Tibetan Monk Palden Gyatso’s visit to Causes
Posted Jun 17, 2011 by Jen Burton
When I walked in to the Causes lunch room the other day, I was struck, quietly, with emotion. Palden Gyatso was sitting, smiling, with his translator in advance of his talk here at the office. I’ve never been in the presence of someone like him before and I was moved.
Palden is an 80 year old Tibetan monk who spent 33 years imprisoned by the Chinese government for his crimes of conscious. He was imprisoned in 1959 during the Chinese occupation of Tibet and their “Cultural Revolution.” While in prison, Palden was brutally tortured at the hands of Chinese prison officials – the stories are graphic and heartbreaking, but it’s important people learn about these atrocities as they continue today to the hundreds of political prisoners in China.
Today, Palden has dedicated his life to exposing the truth about how the Chinese occupiers abuse political prisoners. His mission is to make sure the world knows about the ongoing atrocities and human rights violations happening right now in Chinese prisons and to share what his life was like for those 33 years.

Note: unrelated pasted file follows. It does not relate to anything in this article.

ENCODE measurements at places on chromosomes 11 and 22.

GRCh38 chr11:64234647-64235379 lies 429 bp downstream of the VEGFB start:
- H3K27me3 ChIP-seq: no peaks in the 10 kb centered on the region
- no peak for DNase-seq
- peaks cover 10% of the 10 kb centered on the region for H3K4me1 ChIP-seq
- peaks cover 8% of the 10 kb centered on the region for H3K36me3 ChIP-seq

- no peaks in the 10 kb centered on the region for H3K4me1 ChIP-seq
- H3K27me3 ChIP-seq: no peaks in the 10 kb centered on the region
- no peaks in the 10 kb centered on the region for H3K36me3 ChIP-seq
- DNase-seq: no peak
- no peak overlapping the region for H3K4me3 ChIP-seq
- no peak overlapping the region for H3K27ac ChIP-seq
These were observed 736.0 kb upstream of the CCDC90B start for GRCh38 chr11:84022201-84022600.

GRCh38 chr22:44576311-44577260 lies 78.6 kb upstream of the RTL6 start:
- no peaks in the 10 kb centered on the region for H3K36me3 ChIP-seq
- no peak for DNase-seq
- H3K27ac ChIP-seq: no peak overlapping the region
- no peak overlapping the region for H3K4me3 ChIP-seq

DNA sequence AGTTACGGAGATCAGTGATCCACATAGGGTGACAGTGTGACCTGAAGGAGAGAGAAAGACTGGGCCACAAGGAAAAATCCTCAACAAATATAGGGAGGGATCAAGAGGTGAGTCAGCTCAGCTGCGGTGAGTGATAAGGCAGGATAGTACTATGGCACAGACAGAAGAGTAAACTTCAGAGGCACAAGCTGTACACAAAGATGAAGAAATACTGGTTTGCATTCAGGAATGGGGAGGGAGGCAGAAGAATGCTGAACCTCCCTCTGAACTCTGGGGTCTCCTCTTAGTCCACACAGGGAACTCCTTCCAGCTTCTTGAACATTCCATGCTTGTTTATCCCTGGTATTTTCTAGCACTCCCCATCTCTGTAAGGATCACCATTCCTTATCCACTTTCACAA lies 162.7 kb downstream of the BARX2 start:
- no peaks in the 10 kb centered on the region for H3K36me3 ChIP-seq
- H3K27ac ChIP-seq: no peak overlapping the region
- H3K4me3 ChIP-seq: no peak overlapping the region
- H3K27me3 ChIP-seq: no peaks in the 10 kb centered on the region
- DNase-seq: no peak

“From the beginning, my purpose is to educate people on what [happens] in Tibet, to people like myself… So many people in Western Europe and America do not know that Tibet was a separate nation and our government went through tremendous tragedy through the brutal force of the Chinese… Freedom is such a natural love for everybody, as a human being I must work for freedom,” Palden Gyatso as quoted on FreeTibet.org
During his talk, he removed his dentures and, toothless, explained that while in prison, a Chinese guard shoved a cattle rod in his mouth sending him into convulsions and eventually leaving him unconscious. He woke some time later in his own blood and vomit having lost several teeth. The rest fell out a few days later. This is just an example of the torture he endured. A few years after his 1992 release, Amnesty International provided him with a full set of dentures so he could eat and share his story with the world.
Incredibly, when Palden was released he was able to smuggle several of the torture implements the Chinese government used on him. Having seen some of his scars in person, this photo gives me chills.
His presence is filled with an incredible sense of grace and compassion. When asked how he used meditation during his imprisonment he replied that his practice centered around the idea that he could hold the suffering of others so that they may experience freedom and happiness.
Palden’s 1998 autobiography, The Autobiography of a Tibetan Monk details some of the horrors he faced, and, more importantly, asks the reader to understand the situation in Tibet. And, once we understand, we’ll be compelled to help. He’s here in the US for the next four months raising awareness and giving a face to torture.
The Causes staff thanks Palden for his generosity and grace. We also offer our thanks to Heidi Minx of BuiltOnRespect.com for bringing this experience to us. We are honored and grateful.